VIX Investing: Beware This Misunderstood Index

| September 15, 2011 | 0 Comments

Boy, this market is a doozy…

European debt worries are once again pushing the S&P 500 into an all out volatility free-for-all.  Take a look at the volatility index (VIX) and you’ll see what I mean…

The VIX spent the past few weeks above 35- a sign of high investor anxiety.

How can you tell investors are chewing their fingernails?

The VIX tracks S&P 500 index option activity.  And when institutional investors see increasing downside risks, they start buying S&P 500 index put options to hedge their portfolios.  This increased put buying sends the VIX higher.

Many stock market pros see the VIX as a measure of fear in the marketplace.

When the VIX is high (like it is now), investors are fearful.  On the other hand, when investors are complacent and everything is hunky dory, the VIX is low (between 15 and 20).

Some investors think the VIX can be used as a signal to buy stocks.

In fact, there’s an old stock market rule of thumb that goes like this…

“When the VIX is high it’s time to buy, when the VIX is low it’s time to go.”

What’s it mean?

When there’s fear in the marketplace (like right now), investors tend to throw their wits out the window.  Good stocks with solid fundamentals tend to get thrown out like the proverbial baby with the bathwater.

According to the rule, that’s when smart investors should swoop in to buy oversold stocks.

When the markets eventually rally and the VIX returns to a low level, your heavily discounted stocks will be sitting on substantial gains.  That’s when you collect your profits and ride off into the sunset.

Sounds simple right?

Hold your horses…

Like many things in life, the devil is in the details when using the VIX as a buy indicator.

For example…

The VIX is high right now, but how do we know it won’t continue even higher… like it did in 2008?

If you loaded into stocks when the VIX was ‘high’ back in September 2008… your portfolio went along for a hairy (and likely stressful) ride in the markets.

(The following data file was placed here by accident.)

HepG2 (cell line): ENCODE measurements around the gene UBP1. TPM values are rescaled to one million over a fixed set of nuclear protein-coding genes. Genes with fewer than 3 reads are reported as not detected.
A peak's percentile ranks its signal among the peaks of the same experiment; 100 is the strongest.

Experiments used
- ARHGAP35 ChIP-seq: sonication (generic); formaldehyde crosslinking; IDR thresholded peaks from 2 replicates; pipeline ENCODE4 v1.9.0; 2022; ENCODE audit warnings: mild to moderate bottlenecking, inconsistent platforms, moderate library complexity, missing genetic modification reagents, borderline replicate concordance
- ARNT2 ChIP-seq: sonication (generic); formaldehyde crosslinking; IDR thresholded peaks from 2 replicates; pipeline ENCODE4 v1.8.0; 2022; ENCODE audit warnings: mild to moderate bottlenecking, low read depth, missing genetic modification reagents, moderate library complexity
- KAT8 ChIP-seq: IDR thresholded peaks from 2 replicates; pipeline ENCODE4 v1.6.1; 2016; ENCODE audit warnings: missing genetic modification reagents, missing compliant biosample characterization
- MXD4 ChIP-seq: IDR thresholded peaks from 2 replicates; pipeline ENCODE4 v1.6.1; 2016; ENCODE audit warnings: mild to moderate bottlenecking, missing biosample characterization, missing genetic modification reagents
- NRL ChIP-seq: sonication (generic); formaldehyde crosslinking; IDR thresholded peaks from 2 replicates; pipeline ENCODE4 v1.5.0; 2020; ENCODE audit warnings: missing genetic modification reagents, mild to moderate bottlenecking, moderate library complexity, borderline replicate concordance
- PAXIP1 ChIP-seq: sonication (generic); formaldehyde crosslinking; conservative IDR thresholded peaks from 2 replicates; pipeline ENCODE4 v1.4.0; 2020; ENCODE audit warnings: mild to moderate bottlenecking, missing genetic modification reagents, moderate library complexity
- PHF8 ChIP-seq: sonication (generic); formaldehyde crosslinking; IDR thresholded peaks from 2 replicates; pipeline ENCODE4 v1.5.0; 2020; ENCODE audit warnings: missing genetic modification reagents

In fact, by the time the S&P 500 bottomed in March 2009, it had dropped 40% from the September 2008 levels where you bought in.  In other words, just because the VIX is high- doesn’t mean it can’t go higher.

So be careful using the VIX as a buy indicator…

Creating a list of companies with strong fundamentals and attractive technical entry points should be at the top of your to-do list right now.  There truly are some great companies trading at ridiculously cheap valuations.

But whatever you do, don’t load your portfolio up on stocks just because the VIX is high.

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Category: Technical Analysis

About the Author ()

Justin Bennett is the editor of Commodity ETF Alert, an investment advisory focused on profiting from the ebb and flow of important commodities via ETFs. The commodity veteran and options specialist is also a regular contributor to the Dynamic Wealth Report. Every week, Justin shares his thoughts with our readers on a variety of commodity-related topics. Justin is also a frequent contributor to Commodity Trading Research’s free daily e-letter. And he’s the editor of another highly successful and popular investment advisory, the Options Profit Pipeline.

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